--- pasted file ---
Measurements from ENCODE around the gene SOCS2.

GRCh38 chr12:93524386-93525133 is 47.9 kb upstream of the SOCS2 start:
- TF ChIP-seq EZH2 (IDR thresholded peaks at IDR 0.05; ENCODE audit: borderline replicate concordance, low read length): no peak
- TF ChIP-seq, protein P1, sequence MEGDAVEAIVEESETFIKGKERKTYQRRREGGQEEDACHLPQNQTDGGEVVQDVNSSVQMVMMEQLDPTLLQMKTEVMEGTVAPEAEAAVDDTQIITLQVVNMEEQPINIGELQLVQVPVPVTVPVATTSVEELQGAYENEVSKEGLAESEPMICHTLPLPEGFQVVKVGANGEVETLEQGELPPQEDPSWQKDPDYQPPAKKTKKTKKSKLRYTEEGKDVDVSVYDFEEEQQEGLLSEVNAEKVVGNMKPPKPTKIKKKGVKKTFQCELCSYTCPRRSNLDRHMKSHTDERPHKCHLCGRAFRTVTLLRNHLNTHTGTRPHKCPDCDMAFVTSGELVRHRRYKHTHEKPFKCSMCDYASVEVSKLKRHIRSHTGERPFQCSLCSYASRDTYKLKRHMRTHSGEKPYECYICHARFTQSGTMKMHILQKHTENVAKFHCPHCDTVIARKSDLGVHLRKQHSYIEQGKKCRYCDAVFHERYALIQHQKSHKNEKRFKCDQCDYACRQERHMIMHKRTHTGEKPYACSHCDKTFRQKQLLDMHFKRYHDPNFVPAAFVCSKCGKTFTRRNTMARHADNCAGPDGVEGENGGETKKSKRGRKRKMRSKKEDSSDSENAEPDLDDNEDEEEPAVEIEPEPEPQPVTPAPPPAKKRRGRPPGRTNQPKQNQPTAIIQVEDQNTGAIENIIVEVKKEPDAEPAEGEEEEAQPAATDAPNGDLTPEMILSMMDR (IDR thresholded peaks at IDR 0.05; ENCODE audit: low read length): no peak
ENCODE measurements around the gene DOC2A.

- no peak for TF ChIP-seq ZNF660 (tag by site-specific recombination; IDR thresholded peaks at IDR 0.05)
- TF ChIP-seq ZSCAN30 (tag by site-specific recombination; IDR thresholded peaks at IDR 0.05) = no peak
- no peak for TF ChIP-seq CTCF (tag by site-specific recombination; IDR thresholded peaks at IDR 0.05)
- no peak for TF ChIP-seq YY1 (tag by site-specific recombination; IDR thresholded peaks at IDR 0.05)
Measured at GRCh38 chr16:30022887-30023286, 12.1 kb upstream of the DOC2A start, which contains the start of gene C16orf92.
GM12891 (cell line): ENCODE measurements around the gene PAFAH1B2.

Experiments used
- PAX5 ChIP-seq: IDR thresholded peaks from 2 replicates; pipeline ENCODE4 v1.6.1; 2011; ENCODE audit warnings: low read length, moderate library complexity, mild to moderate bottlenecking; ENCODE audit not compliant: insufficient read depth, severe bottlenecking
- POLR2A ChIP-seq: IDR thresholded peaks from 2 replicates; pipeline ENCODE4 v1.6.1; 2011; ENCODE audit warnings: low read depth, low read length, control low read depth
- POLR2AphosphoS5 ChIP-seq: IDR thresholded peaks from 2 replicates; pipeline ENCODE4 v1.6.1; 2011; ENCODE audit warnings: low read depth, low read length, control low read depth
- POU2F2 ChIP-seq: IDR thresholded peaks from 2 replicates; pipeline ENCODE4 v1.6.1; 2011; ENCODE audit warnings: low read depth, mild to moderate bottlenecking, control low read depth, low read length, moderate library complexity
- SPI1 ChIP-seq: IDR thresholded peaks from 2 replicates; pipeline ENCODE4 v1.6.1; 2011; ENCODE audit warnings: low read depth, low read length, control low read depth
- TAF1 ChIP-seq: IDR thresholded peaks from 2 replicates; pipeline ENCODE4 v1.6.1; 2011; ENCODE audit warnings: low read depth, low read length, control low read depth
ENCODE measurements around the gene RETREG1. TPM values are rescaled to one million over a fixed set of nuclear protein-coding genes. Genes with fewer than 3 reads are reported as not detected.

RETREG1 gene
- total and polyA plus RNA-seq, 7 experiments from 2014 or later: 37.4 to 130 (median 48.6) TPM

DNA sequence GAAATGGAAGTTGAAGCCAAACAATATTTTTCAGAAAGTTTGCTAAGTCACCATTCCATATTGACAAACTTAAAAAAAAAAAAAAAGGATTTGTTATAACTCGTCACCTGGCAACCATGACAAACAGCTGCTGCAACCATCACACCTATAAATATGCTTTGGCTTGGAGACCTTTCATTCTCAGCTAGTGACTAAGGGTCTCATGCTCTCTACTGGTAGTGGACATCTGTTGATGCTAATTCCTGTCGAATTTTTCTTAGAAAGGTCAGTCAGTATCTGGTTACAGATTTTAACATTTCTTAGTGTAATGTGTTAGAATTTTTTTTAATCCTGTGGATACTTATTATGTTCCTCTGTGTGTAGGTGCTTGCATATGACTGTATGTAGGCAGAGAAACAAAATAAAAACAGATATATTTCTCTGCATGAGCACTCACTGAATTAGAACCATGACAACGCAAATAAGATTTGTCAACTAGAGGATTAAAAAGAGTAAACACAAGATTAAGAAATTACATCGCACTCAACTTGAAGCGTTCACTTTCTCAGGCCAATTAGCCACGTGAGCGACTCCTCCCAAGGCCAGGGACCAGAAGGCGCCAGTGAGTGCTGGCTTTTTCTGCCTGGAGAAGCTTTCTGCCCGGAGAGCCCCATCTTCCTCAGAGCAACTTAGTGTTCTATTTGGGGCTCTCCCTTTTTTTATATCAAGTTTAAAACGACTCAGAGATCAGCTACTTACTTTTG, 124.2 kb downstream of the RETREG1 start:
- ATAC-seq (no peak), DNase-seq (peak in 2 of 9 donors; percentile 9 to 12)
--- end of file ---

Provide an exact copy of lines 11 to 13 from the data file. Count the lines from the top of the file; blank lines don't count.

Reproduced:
GM12891 (cell line): ENCODE measurements around the gene PAFAH1B2.

Experiments used
- PAX5 ChIP-seq: IDR thresholded peaks from 2 replicates; pipeline ENCODE4 v1.6.1; 2011; ENCODE audit warnings: low read length, moderate library complexity, mild to moderate bottlenecking; ENCODE audit not compliant: insufficient read depth, severe bottlenecking